It was nice to see Grandma Schultz again. I guess I was thinking about her because at work we had been talking about learning to cook and sew. She moved in with us when I was about 9 or 10, I think. We shared a bedroom and she had an ancient electric White machine in a cabinet with a knee control. That was a great machine. It had 4 drawers and one whole drawer was all buttons, wonderful buttons, which I've been using over the years. This is not a picture of the actual machine. I found this pic on the Internet. Our cabinet did not have a curve and was a different shade of brown. It also had a light bulb in a little cover. I think the one pictured here is a treadle model. Ours looked something like this, but I don't know about the belt. It seems like I remember a belt, but I don't remember it ever breaking or needing replacement.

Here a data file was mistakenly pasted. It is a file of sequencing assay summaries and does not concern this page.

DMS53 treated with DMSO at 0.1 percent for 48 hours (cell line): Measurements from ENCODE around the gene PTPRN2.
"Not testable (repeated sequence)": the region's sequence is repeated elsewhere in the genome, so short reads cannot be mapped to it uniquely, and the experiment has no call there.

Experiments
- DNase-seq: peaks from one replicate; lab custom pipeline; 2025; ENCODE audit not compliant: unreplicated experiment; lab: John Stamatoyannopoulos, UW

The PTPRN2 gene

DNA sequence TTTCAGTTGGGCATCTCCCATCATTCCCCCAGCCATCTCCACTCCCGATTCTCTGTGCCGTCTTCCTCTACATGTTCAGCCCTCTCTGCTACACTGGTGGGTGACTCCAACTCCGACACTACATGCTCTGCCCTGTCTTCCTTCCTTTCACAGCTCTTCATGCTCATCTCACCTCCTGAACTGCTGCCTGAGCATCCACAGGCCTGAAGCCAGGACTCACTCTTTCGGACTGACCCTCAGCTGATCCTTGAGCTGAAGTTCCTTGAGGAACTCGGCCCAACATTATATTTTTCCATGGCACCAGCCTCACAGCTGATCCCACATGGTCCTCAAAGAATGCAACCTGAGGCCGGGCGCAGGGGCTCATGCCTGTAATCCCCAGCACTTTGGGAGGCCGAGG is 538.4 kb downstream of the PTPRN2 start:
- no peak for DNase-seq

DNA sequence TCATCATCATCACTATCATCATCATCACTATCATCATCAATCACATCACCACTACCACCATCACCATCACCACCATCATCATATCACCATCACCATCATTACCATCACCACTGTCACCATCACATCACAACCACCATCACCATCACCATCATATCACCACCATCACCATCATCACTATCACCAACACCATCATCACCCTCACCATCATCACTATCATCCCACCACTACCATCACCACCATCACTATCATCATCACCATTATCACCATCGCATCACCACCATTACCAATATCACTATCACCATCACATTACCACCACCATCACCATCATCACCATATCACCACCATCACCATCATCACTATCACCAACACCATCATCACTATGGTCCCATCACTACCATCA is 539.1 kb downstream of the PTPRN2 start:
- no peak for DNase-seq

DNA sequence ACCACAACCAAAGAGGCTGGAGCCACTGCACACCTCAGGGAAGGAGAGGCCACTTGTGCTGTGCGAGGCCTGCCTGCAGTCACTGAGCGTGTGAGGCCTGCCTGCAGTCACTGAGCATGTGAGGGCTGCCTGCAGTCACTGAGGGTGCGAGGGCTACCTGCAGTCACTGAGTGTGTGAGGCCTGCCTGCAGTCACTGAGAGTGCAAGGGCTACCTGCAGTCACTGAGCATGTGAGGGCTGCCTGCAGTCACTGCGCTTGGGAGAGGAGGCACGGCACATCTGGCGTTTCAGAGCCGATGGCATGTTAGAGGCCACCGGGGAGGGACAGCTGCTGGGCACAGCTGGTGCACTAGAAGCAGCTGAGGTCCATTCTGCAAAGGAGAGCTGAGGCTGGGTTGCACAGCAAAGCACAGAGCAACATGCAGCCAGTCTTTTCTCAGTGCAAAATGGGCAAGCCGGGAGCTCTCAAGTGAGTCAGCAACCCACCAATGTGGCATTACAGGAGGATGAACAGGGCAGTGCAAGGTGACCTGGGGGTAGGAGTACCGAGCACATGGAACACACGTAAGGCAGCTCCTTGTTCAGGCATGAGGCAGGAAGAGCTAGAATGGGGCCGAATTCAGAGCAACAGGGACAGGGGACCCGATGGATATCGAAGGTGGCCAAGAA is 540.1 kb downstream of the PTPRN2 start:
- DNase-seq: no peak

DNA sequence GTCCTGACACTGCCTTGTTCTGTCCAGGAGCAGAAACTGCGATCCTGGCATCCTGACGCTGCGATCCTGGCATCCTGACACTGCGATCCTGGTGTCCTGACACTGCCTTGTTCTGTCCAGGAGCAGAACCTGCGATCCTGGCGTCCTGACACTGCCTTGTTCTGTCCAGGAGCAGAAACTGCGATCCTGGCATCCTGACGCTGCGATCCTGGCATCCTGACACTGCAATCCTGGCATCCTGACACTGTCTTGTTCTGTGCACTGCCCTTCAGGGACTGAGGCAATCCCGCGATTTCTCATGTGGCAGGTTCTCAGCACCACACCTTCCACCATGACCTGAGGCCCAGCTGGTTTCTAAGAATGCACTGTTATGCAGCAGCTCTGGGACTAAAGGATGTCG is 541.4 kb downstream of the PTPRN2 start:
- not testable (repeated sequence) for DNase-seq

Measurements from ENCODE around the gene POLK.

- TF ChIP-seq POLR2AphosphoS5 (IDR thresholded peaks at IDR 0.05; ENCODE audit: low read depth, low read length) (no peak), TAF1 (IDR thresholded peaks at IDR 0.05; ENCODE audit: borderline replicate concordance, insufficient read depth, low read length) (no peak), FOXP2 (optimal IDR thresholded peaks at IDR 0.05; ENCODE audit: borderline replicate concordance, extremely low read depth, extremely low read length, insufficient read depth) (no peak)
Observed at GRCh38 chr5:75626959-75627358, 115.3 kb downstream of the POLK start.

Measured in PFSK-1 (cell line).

Grandma was a consumate saver and maker-doer. Afterall, the first half of her childhood was spent on a farm and she was a single parent for a while during the other Depression. (Sometime ask me about what I used for my period at first and how to get rid of a tapeworm.) The button collection has now dwindled alarmingly. I try to replenish it, but it isn't the same.
I say it with pride that I get some of my make do-itiveness from her. Some people see this as fearless creativity. Once I had wanted some little black boot type shoes (read 1980's) and couldn't afford them, but I found a pair that was black leather except that they had large, army green canvas sections that I would probably like now. So I bought them and took a big magic marker and colored the canvas sections black. I had some friends who thought this was highly creative. I don't know about that, but I did get the shoes that I wanted.